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Sports to move to 4K by 2016 - TVBEurope

Sports to move to 4K by 2016

The production formats used by sports broadcasters could see a strong shift in format preference three years from now, from 1080i and 720p to 3G/1080p and 4K, according to a new study.
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The production formats used by sports broadcasters could see a strong shift in format preference three years from now, from 1080i and 720p to 3G/1080p and 4K, according to a new study.

The report, “Sports production at the crossroads”, commissioned by Miranda suggests that a third of broadcasters and suppliers building a facility or production truck three years from now would do so for Ultra HD.

The study found the most frequently used production format today to be 1080i, with a majority (54.4%) of sports production professionals reporting that they use this format “most often” for their work. The next most frequently selected formats were 720p and SD, which tied for second, each with 18.1% of respondents.

In interviews conducted for the study with sports production gurus, some expressed surprise at the low counts for 720p, especially with two of the most prolific producers of sports programming, ESPN and Fox, standardizing their operations on it. But among other cable networks, and especially among broadcasters, the use of 1080i for sports dominated. Others expressed surprise at how much SD TV equipment is still in use. But the survey found many organisations repurposing their older SD equipment for streaming applications.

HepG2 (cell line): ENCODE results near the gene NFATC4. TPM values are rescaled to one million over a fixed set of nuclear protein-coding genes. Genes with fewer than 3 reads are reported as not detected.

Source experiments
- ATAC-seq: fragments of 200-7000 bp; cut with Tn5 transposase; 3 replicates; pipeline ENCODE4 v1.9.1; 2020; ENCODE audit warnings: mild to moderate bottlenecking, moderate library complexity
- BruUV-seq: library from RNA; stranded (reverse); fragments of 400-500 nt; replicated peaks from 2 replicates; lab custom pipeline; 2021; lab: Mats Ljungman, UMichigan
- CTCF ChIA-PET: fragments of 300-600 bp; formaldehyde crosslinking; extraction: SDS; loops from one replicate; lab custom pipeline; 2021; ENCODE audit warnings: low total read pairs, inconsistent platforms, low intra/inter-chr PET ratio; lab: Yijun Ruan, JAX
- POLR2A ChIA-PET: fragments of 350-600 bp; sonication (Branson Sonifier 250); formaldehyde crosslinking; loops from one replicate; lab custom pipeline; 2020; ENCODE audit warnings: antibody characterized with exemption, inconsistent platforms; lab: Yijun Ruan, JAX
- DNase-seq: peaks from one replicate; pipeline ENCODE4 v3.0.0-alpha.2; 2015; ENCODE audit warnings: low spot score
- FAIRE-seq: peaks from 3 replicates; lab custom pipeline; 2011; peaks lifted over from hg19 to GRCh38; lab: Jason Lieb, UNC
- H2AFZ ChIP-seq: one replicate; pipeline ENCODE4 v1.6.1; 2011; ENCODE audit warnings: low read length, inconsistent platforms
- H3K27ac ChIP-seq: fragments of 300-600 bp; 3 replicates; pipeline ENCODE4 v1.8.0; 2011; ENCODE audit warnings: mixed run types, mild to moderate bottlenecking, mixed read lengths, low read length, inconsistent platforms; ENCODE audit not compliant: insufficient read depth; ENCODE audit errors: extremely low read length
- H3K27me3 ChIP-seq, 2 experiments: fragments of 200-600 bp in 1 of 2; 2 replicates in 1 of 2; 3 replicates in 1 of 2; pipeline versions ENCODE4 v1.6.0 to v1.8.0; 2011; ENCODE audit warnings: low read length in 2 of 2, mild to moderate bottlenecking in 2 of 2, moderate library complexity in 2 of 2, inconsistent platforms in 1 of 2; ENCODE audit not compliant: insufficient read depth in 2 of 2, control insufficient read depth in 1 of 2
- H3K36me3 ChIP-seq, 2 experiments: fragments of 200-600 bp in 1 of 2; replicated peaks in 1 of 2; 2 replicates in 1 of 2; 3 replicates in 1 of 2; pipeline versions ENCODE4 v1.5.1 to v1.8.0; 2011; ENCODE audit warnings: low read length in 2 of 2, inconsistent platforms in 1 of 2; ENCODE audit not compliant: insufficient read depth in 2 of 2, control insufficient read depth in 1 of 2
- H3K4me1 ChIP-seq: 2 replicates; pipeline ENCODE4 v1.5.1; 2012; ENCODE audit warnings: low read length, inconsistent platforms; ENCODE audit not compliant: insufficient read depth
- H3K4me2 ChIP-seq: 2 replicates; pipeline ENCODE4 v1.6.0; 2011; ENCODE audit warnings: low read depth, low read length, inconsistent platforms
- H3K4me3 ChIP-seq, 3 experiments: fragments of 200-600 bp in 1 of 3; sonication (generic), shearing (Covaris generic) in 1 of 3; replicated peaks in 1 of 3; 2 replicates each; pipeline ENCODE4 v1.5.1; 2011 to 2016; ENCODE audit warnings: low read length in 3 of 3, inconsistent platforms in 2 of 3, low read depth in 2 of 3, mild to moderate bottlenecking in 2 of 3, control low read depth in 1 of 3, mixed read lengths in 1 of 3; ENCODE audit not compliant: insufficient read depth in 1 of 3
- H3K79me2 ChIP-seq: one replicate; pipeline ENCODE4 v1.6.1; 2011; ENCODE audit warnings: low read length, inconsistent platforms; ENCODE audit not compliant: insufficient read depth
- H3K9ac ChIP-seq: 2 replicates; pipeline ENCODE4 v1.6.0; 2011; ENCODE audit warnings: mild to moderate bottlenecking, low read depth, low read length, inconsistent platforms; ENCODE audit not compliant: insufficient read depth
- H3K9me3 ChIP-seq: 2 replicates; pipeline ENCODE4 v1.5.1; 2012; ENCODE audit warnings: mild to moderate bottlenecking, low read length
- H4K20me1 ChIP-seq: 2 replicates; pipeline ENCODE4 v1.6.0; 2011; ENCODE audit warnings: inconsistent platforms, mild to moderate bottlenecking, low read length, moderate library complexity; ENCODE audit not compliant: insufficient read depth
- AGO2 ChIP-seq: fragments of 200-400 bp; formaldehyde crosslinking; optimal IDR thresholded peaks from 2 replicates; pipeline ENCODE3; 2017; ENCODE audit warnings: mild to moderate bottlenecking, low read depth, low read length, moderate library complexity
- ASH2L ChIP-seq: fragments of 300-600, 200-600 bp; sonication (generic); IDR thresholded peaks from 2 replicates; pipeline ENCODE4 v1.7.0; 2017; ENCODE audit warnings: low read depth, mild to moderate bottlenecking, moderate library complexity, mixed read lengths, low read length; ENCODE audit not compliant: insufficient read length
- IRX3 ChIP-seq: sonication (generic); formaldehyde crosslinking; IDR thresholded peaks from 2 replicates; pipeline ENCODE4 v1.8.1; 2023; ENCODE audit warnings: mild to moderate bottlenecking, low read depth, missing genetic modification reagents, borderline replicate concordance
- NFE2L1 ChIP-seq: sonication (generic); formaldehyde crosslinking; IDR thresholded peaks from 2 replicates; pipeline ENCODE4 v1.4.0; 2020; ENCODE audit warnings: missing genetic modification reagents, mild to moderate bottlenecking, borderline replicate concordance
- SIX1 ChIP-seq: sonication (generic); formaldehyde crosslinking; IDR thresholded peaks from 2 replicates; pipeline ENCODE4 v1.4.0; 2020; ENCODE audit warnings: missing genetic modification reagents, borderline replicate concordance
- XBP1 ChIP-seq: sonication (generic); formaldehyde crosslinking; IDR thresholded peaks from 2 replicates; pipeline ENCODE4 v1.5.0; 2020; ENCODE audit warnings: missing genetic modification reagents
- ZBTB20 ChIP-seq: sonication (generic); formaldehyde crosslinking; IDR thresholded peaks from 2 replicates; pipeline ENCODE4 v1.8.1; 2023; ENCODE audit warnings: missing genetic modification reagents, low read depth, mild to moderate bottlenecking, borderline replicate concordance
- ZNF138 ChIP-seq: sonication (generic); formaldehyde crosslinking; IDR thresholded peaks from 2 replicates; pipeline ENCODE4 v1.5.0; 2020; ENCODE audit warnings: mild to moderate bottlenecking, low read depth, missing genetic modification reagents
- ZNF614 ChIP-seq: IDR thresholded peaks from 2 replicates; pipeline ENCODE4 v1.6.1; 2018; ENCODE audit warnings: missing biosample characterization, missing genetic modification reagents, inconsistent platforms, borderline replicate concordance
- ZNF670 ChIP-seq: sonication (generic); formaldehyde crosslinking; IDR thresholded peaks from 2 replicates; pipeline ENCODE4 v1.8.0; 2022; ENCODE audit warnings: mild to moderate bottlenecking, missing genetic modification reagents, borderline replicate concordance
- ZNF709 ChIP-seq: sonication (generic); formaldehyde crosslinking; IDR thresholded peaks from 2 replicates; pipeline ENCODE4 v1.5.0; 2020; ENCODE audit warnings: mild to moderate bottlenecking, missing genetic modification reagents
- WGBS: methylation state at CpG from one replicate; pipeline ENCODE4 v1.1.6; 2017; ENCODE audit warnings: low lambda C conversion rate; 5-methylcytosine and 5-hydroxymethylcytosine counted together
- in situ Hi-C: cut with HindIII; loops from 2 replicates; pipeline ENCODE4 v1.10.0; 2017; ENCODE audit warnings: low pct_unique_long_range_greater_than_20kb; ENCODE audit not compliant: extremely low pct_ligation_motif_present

Only 7% of current respondents report shooting on 3G most often, and only 1% for 4K. But when the same sports professionals were asked what format they would anticipate building a facility or production truck with three years from now, 3G was the top choice with 33.5% of respondents; 4K was not far behind in second place at 28.6%.

In interviews, proponents of 3G cited practical reasons for their choice. A 3G production truck could handle any live format from 3G down, while there is no current 4K transmission standard. 4K advocates cautioned the wisdom of betting against progress, and expressed optimism that business models could be worked out, especially with premium services.

By Adrian Pennington

www.miranda.com

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